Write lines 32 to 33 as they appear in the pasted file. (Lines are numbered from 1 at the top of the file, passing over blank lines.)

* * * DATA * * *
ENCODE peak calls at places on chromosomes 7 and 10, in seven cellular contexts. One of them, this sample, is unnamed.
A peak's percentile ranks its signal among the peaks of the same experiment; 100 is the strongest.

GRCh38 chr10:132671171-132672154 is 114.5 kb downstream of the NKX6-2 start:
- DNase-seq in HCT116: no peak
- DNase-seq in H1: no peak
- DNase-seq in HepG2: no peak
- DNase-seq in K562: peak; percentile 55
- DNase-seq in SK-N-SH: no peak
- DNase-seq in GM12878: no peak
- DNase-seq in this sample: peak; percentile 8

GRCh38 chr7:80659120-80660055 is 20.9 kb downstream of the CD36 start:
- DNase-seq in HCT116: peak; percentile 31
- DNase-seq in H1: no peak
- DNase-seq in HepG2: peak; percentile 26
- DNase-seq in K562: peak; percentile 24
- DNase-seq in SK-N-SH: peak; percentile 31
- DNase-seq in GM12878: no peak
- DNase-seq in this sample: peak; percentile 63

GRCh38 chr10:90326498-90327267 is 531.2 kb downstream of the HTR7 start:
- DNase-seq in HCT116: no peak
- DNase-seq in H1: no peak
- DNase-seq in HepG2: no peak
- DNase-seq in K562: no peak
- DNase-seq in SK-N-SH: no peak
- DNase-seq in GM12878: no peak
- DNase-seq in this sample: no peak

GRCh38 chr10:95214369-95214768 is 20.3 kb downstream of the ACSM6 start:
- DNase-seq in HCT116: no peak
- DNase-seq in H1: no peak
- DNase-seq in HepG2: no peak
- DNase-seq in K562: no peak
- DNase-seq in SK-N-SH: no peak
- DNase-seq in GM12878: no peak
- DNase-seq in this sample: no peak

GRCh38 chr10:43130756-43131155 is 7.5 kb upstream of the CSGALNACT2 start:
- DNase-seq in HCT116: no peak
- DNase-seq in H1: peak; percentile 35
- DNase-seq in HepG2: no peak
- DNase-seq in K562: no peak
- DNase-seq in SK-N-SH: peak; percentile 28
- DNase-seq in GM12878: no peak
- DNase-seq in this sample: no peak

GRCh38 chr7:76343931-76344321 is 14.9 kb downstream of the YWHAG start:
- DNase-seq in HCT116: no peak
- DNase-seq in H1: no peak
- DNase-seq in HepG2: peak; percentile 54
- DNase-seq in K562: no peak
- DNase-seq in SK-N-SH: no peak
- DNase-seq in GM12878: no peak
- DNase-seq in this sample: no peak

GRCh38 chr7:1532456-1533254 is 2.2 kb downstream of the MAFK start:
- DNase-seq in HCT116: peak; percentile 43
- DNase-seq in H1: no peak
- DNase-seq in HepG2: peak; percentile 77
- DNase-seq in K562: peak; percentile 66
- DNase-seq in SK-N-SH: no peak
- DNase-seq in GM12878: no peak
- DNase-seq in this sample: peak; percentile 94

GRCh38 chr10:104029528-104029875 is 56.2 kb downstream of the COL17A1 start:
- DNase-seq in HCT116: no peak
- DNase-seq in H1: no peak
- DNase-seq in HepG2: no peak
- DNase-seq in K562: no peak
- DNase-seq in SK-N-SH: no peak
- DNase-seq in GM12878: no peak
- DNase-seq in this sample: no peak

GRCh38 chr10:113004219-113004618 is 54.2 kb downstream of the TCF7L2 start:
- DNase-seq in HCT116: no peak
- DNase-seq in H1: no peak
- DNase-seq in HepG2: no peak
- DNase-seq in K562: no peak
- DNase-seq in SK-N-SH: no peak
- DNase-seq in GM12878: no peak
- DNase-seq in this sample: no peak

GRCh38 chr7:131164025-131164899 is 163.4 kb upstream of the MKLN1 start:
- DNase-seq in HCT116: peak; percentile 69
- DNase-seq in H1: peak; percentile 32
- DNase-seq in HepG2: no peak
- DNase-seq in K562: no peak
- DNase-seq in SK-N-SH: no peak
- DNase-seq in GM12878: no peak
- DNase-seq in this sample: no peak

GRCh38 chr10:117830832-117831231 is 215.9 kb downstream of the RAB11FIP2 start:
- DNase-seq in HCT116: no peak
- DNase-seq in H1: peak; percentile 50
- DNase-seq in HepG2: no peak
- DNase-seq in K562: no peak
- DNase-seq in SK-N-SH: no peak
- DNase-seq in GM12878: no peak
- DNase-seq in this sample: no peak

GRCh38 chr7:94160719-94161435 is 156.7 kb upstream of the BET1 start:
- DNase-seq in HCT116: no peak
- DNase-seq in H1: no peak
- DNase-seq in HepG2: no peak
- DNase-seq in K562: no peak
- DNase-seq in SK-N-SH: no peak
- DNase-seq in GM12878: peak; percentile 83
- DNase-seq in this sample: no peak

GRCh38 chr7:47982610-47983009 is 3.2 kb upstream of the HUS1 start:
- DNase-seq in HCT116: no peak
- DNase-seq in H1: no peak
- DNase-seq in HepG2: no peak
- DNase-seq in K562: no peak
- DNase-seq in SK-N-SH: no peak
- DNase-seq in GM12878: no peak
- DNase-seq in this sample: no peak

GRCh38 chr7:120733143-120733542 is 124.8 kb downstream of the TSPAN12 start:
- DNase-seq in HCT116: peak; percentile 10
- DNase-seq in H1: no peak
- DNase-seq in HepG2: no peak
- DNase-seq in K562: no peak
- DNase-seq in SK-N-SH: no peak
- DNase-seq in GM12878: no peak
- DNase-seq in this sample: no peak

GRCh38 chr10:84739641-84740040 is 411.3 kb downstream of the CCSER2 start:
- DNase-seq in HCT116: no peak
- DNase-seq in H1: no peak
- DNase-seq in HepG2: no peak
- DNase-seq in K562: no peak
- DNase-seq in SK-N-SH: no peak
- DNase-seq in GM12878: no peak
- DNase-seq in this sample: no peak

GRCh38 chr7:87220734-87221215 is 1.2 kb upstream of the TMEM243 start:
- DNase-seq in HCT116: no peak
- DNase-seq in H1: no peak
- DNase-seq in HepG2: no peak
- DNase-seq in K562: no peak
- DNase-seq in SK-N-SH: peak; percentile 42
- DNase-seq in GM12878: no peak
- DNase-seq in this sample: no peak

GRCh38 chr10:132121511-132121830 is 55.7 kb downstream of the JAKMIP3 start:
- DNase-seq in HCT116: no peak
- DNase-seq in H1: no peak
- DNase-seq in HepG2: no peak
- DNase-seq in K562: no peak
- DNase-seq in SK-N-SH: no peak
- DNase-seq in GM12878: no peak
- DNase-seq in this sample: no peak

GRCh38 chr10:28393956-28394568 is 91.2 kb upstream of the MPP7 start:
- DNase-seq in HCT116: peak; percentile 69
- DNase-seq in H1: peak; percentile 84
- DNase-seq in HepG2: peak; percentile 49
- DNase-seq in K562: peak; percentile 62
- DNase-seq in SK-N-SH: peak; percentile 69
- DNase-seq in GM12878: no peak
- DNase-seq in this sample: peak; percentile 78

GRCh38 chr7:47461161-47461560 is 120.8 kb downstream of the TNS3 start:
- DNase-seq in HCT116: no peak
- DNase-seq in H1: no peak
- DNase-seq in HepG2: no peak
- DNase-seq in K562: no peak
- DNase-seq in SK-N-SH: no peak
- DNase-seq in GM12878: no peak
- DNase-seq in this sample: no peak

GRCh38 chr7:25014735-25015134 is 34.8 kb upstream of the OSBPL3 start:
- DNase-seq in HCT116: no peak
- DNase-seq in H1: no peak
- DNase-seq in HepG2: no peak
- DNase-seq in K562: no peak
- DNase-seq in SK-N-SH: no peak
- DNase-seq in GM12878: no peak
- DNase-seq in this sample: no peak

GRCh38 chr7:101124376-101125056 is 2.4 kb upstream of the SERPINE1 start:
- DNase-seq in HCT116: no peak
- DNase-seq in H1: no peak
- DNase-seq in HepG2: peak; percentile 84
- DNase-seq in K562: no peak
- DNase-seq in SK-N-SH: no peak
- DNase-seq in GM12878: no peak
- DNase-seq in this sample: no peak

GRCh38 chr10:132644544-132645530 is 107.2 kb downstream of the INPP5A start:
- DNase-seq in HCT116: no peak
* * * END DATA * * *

- DNase-seq in SK-N-SH: no peak
- DNase-seq in GM12878: no peak